Case Study: Harris City Transportation System

Improved Essays
Today, we leave the car at home. The University of Houston’s College of Engineering presents this series about the machines that make our civilization run, and the people whose ingenuity created them. Immediately upon entering the massive office, your eyes light up from all the different colors from the screens screaming right at you. There’s a quiet humming in the room: officials talking to transport officials, printers spewing out sets of time intervals and data for the upcoming month. Mass transit systems are often overlooked portion of today’s infrastructure.
The Harris County METRO facility and what it’s employees do exemplifies what systems engineering is. The goal is to make models and analyze them to further better the METRO transportation process, including improving safety, efficiency, cost and getting from Point A to Point B. In a city like Houston, timing, precision and intense focus is necessary to keep the system’s gears moving. Houston’s METRO system comprises of over 9000 bus stops and 1200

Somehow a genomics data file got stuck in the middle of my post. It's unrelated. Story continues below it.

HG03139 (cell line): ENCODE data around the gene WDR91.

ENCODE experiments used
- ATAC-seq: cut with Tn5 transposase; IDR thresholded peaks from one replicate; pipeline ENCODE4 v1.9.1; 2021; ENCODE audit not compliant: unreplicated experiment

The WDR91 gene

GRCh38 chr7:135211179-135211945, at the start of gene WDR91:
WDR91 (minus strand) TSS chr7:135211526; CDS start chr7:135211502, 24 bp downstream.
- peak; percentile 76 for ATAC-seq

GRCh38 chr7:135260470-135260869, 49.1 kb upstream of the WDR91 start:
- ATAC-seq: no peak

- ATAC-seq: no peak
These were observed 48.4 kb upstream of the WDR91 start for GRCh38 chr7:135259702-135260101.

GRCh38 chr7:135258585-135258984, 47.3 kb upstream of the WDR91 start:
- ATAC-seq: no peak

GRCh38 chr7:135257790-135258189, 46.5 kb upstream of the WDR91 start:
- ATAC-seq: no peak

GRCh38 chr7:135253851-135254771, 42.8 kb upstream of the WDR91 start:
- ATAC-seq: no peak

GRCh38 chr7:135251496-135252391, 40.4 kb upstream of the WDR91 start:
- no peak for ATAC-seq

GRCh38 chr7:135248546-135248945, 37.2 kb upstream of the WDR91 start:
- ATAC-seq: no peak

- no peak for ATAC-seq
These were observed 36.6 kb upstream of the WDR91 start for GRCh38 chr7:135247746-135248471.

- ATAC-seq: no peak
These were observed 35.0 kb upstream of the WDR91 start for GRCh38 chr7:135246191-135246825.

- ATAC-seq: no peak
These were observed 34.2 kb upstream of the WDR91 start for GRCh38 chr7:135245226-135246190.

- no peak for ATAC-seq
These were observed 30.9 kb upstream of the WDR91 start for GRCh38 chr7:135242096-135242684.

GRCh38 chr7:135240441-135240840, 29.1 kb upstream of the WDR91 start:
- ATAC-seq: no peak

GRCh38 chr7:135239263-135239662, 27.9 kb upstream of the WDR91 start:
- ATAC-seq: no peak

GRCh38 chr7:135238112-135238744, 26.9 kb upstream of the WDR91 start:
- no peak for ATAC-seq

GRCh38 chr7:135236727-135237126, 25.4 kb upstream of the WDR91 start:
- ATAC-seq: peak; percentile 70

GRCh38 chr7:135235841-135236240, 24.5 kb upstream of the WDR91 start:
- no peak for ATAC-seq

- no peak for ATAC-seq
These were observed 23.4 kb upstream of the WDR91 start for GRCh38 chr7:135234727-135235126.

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For one, we learned how routes are formed, when they run, how often they run, and who manages them. We also learned about the constantly increasing need for public transport, which means that the METRO needs to be more efficient in the way it runs. We realized the way it does this is through radio waves in a three-way relay between the bus, satellite GPS system, and computer in the Transit Control Center. Public transport has come a long way. From having to use maps and waiting at stops for hours to being able to track when and where your bus will arrive on your phone, GPS has played a major role in how the city keeps moving. Furthermore, GPS and such logistics have other applications, too. Package delivery. Even garbage collection. And the problems just keep getting bigger and more complex. One thing’s for sure. The future holds many opportunities for the inventive — and well-trained —

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